Someone might say, “Well my spouse loves me and accepts me regardless”, so they let their appearance slip.

As Christians, we should be pushing the development envelope. We should let our spouse’s acceptance be a springboard to improvement — and not say, “I’m good enough”.

It’s a lot like grace. We’re forgiven — it’s done, we’re in. But as Paul asks, because we’re forgiven does that mean we should go on sinning? No. Likewise, when our spouse accepts us, we’re free to grow.

How has the book affected your marriage?

You can’t write a book like this, with integrity, without it challenging you and affecting you personally. Often while I was writing the words, I’d stop and ask myself, “Is this really you?” I found myself doing constant reality checks with Tari.

And I believe the project was God-inspired — There’s something different about investing in a vision like that. It’s a different quality. And I know Tari saw something unique in me as I worked through the book.

Have there been any revelations about God’s design for marriage or what a Christ-centered marriage means?

God’s primary purpose for marriage, His design, is to make us more like Christ. That has stuck with me through rough patches in our marriage. Through a relationship challenge I can say I don’t have the option of quitting — becoming more like Christ means becoming more relational with my wife. So I need to figure out more ways to love her better, to meet these challenges and persevere.

I came to the realization that even loving Tari as much as I do, I need to love Christ more than I love Tari. When I do that, I am a much better husband. When I can see her needs and understand what she needs from me, then I can grow.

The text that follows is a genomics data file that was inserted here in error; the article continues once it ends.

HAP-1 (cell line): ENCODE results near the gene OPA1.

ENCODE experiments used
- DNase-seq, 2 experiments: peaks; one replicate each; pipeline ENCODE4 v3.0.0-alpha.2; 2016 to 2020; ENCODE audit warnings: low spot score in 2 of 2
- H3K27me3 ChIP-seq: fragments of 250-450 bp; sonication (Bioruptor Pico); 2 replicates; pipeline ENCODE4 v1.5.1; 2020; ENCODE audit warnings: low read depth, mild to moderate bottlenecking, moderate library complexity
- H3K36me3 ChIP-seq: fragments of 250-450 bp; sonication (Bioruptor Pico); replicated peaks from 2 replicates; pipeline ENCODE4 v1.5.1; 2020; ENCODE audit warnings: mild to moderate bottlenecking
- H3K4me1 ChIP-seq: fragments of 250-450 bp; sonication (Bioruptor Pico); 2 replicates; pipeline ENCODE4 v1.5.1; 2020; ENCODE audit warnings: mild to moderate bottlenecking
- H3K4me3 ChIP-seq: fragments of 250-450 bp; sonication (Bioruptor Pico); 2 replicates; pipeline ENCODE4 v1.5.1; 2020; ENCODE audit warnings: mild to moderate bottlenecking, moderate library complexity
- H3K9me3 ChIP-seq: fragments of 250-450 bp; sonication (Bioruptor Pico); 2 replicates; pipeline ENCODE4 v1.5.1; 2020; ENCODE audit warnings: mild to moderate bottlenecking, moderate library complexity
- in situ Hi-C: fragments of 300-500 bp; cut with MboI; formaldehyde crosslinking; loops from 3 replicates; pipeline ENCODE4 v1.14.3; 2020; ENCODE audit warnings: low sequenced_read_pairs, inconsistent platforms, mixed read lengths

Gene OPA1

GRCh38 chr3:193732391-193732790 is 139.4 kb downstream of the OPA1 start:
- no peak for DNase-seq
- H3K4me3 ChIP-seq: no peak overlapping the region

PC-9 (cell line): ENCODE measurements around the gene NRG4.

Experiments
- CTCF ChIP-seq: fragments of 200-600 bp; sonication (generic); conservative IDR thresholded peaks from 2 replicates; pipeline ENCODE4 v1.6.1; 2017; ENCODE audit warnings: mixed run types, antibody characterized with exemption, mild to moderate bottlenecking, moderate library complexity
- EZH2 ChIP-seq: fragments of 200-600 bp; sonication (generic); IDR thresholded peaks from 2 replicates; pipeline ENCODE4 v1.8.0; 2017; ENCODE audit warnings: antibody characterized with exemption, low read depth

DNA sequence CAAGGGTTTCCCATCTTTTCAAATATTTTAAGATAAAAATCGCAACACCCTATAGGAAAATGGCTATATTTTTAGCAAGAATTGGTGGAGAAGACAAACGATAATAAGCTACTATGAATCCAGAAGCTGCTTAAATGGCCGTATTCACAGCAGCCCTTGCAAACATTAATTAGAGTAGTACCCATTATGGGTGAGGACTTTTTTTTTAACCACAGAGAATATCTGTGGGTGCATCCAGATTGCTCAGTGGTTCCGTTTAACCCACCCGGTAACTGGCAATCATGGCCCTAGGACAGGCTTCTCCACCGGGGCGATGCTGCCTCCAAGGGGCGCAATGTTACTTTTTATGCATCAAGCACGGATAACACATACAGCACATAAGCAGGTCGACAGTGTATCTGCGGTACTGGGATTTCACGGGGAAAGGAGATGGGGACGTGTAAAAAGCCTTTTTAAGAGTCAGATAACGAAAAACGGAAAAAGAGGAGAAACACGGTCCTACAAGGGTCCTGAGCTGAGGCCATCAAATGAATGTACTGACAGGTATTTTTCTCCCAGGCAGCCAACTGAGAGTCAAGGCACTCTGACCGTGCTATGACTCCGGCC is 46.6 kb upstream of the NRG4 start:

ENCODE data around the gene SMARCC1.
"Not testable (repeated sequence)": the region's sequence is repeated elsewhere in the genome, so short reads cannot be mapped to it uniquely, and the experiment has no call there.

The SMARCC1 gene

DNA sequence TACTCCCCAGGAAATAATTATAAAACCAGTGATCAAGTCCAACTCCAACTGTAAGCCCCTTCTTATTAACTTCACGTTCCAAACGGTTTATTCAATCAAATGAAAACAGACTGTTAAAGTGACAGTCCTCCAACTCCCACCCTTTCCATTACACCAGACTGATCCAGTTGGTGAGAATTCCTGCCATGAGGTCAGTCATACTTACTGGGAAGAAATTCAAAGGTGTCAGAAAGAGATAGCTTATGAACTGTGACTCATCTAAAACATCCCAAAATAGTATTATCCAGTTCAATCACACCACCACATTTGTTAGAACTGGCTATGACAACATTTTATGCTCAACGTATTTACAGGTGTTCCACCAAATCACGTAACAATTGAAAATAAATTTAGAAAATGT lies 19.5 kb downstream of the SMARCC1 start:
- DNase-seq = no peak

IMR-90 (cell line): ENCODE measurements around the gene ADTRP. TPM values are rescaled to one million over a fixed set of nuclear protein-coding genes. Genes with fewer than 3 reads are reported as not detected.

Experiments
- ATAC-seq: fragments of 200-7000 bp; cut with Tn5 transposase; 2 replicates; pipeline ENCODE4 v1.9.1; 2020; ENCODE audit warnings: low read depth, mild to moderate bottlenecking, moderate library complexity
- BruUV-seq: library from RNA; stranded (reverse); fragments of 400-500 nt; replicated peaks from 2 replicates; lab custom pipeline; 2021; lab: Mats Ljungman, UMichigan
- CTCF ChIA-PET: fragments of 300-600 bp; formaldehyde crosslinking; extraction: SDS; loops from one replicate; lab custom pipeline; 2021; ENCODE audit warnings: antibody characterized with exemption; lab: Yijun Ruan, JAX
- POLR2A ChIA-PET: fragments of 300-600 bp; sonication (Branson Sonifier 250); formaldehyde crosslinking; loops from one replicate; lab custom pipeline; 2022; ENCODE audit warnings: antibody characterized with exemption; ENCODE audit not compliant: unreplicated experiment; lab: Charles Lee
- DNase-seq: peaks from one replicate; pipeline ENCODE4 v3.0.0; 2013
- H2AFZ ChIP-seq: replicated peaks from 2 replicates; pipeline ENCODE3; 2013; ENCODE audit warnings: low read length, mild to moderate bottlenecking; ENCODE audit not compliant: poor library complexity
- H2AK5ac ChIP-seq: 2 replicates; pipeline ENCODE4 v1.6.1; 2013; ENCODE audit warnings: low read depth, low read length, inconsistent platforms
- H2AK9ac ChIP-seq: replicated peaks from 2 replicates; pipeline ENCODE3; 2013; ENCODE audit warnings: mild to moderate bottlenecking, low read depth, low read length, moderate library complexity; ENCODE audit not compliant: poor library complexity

What’s next for you?

My second book, Super Bowl Marriage, will be published by WaterBrook in July. Extreme Marriage is a book for men and women — Super Bowl Marriage will be more of a man’s book. It’s similar to Extreme Marriage in that it uses sports to convey marriage principles. In this case, it’s the National Football League.

I’ve always been a huge football fan. Super Bowl Marriage is part NFL trivia game, part marriage book. In each chapter I tell the stories of different players, teams, games, and coaches, but I don’t identify who I’m talking about. I give readers clues, hoping that they’ll want to solve the mystery for themselves. I then draw some point out of the story and apply it to marriage.

For example, I might tell the story of the fanatical off-season conditioning program of the 49ers first-round draft choice in 1985. I’d discuss this receiver’s many accomplishments as he became one of the league’s premiere offensive players. And I’d go into detail about how he approached his preparation for each season. Then I’d say “That’s how Jerry Rice prepared for an upcoming season. This is how we can approach our role as husbands.”

Copyright © 2005 Growthtrac.

Terry Owens has a Master’s degree in communications from Wheaton College. He and his wife Tari, now in the 12th year of their own extreme marriage, have been skydiving, caving, cycling in Tuscany, hiking in the Grand Canyon, and sea kayaking in Alaska. They teach in the marriage prep seminar at Willow Creek in the Chicago area.